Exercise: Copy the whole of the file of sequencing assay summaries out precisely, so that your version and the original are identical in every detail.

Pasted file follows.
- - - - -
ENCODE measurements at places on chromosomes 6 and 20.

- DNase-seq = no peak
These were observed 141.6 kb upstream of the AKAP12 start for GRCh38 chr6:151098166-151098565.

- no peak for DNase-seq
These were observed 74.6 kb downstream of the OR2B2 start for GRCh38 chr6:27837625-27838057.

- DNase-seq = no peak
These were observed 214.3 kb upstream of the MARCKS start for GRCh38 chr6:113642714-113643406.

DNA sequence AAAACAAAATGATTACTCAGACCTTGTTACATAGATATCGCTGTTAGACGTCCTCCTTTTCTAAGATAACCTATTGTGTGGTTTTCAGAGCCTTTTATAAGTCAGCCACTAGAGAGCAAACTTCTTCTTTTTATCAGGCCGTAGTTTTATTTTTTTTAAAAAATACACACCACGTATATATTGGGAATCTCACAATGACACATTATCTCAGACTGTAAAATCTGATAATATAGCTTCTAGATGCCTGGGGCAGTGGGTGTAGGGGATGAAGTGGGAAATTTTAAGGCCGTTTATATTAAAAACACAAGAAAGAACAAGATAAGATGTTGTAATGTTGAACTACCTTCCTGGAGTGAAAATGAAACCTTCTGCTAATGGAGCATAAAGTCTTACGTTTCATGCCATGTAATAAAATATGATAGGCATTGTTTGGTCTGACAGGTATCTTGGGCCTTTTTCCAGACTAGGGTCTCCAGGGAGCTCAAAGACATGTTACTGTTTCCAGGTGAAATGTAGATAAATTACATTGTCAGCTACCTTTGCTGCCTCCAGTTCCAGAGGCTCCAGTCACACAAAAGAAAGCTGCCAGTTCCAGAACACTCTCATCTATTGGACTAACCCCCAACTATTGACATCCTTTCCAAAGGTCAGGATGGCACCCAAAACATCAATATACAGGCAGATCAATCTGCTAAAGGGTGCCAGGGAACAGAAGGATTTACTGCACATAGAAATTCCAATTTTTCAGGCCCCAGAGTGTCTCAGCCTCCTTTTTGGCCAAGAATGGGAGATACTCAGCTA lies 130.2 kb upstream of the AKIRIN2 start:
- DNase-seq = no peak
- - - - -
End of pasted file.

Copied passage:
ENCODE measurements at places on chromosomes 6 and 20.

- DNase-seq = no peak
These were observed 141.6 kb upstream of the AKAP12 start for GRCh38 chr6:151098166-151098565.

- no peak for DNase-seq
These were observed 74.6 kb downstream of the OR2B2 start for GRCh38 chr6:27837625-27838057.

- DNase-seq = no peak
These were observed 214.3 kb upstream of the MARCKS start for GRCh38 chr6:113642714-113643406.

DNA sequence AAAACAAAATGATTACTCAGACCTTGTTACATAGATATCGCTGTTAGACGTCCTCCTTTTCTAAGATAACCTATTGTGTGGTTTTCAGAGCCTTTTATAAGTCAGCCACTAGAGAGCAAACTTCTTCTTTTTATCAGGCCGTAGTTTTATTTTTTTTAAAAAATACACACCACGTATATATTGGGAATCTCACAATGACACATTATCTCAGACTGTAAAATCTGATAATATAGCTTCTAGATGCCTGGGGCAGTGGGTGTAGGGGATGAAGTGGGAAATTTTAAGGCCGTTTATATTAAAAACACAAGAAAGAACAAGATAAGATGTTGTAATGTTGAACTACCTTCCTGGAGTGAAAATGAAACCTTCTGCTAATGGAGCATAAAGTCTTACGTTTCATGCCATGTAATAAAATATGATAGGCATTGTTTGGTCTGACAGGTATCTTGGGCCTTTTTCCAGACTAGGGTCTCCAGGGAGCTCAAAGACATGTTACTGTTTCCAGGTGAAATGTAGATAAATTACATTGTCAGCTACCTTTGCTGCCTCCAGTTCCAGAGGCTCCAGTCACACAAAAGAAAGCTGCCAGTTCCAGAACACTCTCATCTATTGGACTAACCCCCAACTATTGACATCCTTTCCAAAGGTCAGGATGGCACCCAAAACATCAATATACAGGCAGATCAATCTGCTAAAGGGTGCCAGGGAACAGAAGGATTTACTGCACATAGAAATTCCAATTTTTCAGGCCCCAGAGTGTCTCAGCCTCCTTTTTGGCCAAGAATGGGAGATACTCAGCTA lies 130.2 kb upstream of the AKIRIN2 start:
- DNase-seq = no peak